Two weeks into the show and yesterday I spent the day in and around the Bargehouse listening to peoples responses and chatting to people about my work and the show as a whole. It was great to sit by my work as an invigilator and be like an invisible bystander as people approached and honestly responded to what they where seeing. It was nerve wracking, hearing parents explaining to their children, people coming to their own conclusions really quickly, some people barely acknowledging it and some people really excited by what they where seeing, and really taking the time to explore how it works. It was difficult to not start explaining things to soon and not allowing them to experience the piece without being told anything.

I rotated round the gallery, spending a bit of time by other artists work and contemplating how people were finding the rest of the exhibition. Lots of people where really spending time working hard to look and take something from most of the work. It seemed to average out at about 30mins for each person spending in the exhibition. We had about 250 people yesterday and 400 on Good Friday, which feels incredible!

I also got to look at the photos that have been taken of my piece and discuss a little with the Photographer how it was for him taking then. This has been really helpful because the problems with floor and wall not being the same colour is something that has been bothering me but it almost took someone else to mention it for me to acknowledge it. I realise now that I should have worked harder at doing something about this and that a lot is lost by this problem. I am excited more than disappointed by this blunder because I can make sure that when I next construct it I will work harder at the things I know affect the piece. I will be more conscious of the way it's lit and the physicality's of the space. Big lesson learnt!


A week in to the Bargehouse exhibition.

Setting up thankfully went without too much of a hitch. By the time the opening came round though it was difficult to relax and feel one way or another about the piece. Having been building up to it and thinking about it so much for a good few months I found myself thrown into an abstract feeling of relief and dread. ‘I love the piece' was said to me a few times and my paranoid voice silently replied ‘No you don't/ It's rubbish' I draw this thought back in and smiled to say ‘thanks'

I did have good feedback that I genuinely believed but what I enjoyed most was moments when people said how they felt about it and refered to the piece specifically. There was much encouraging responses when I could fight back my paranoid self.

I did manage to see Yara from the Red Gate Gallery where I plan to exhibit in May. It was very helpful to discuss this piece and how it might be constructed at her gallery. I feel like looking forward to the next is the most comfortable feeling for me now.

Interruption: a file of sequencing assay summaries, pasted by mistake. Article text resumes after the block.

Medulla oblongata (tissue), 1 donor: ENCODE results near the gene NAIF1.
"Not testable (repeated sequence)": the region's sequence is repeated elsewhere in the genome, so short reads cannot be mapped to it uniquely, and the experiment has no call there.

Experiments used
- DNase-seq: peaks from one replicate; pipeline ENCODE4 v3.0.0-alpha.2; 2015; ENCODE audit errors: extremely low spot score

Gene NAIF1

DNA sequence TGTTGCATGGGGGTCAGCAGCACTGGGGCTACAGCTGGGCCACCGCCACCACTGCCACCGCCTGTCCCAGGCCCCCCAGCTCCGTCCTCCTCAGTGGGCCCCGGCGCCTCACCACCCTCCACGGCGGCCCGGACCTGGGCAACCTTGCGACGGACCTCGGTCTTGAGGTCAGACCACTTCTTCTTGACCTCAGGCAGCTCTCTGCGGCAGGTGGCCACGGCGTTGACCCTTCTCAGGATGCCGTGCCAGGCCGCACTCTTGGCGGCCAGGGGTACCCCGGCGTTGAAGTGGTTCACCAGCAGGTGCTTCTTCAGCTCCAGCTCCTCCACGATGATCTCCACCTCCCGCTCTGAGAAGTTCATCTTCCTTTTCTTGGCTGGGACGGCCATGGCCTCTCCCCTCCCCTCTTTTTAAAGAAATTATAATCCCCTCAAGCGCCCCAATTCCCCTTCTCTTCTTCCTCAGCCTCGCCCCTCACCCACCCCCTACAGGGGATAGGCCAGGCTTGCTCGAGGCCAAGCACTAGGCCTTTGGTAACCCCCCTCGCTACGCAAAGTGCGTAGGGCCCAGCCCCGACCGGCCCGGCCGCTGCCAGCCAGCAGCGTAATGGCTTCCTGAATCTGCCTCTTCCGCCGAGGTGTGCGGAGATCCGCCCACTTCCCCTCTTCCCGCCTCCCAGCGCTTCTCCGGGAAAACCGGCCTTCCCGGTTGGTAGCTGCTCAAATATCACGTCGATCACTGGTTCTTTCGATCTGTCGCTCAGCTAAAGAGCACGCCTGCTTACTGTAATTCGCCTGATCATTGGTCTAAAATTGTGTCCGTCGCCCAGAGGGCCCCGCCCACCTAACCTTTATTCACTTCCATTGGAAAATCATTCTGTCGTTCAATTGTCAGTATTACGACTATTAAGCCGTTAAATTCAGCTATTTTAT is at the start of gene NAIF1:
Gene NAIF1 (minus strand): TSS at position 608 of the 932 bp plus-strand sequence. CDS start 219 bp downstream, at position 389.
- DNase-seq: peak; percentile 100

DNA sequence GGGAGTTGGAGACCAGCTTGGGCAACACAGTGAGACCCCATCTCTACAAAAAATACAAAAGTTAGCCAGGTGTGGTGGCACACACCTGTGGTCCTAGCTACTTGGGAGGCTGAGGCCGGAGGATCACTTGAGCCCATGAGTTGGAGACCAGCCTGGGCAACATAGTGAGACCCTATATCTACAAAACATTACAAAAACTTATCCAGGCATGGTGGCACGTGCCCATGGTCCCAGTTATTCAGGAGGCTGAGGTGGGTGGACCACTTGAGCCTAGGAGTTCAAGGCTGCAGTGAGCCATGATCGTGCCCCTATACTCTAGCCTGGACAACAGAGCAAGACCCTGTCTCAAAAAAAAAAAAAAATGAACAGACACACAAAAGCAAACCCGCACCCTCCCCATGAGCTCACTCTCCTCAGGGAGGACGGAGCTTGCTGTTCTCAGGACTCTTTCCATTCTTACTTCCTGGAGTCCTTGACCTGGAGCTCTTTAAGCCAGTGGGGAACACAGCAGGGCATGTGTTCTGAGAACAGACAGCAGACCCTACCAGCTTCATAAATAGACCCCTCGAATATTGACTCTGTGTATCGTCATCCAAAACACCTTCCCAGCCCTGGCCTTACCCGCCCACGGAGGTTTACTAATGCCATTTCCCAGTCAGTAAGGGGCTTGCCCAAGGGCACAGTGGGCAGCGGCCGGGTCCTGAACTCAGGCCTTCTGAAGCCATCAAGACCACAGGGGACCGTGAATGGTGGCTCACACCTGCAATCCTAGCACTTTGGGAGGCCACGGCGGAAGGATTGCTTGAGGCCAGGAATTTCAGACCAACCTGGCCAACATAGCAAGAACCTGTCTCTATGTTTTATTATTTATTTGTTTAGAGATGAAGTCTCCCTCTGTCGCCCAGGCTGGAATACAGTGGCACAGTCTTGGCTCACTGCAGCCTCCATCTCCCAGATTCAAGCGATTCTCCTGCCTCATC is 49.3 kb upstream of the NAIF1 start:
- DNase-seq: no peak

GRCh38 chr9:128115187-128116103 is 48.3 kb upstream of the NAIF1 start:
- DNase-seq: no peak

Next week I am invigilating at the Bargehouse and am looking forward to some thinking time around my piece and the others in the show.

I have a friend coming to take photos of it this week as well so I'm also really excited about seeing someone else's approach towards it.


This is the last week before the Bargehouse exhibition. I set up my piece in my studio last Friday so that I could set back and contemplate it, consider what might not work and really to help me answer a question screaming at me constantly…Is this any good? And more importantly is it interesting? I have become so involved, so consumed by it, spending most of my time building, nurturing and bringing it in to being, that judging it is like judging my whole worth as an artist, and extremely melodramatically, my life.

However, amongst all this worry and anxiety I am actually hugely excited. It's a welling up inside of me that have built up since I have been working towards this piece. It's an unexplainable buzz- what a selfish act it is to be an artist, it feels so self indulgent. I pay out constantly for everything, materials, transport, time etc but somehow the financial side of it worries me the least of all at the moment. I sometimes stop and think, should I be worrying more about practical things in life? Pensions, mortgages, savings etc, but nothing has a point to it unless you create one. I see a point in me doing this, any other way and I would be unhappy and I believe exploring this way is a valid process. It is so unpredictable and allows continual amazement. It keeps me unsteady in my thoughts and my views and this is where I feel most comfortable.

I enjoy looking at my work and thinking what it makes me feel/think. It has made me think about how we represent something. How an environment can be drawn, and why it should be? How complex the experience of looking and response is, how it is so reliant on us being us, our experiences being similar to the others. It's this personal, yet not, that is intriguing. We seem isolated by our personal backgrounds yet linked by them. Recognising something seems so programmed, so scientific, so categorised, so beyond our own ability to be truly aware of the reality of the experience. It's like being blinded by our own humanness. The image can never be separated from the person.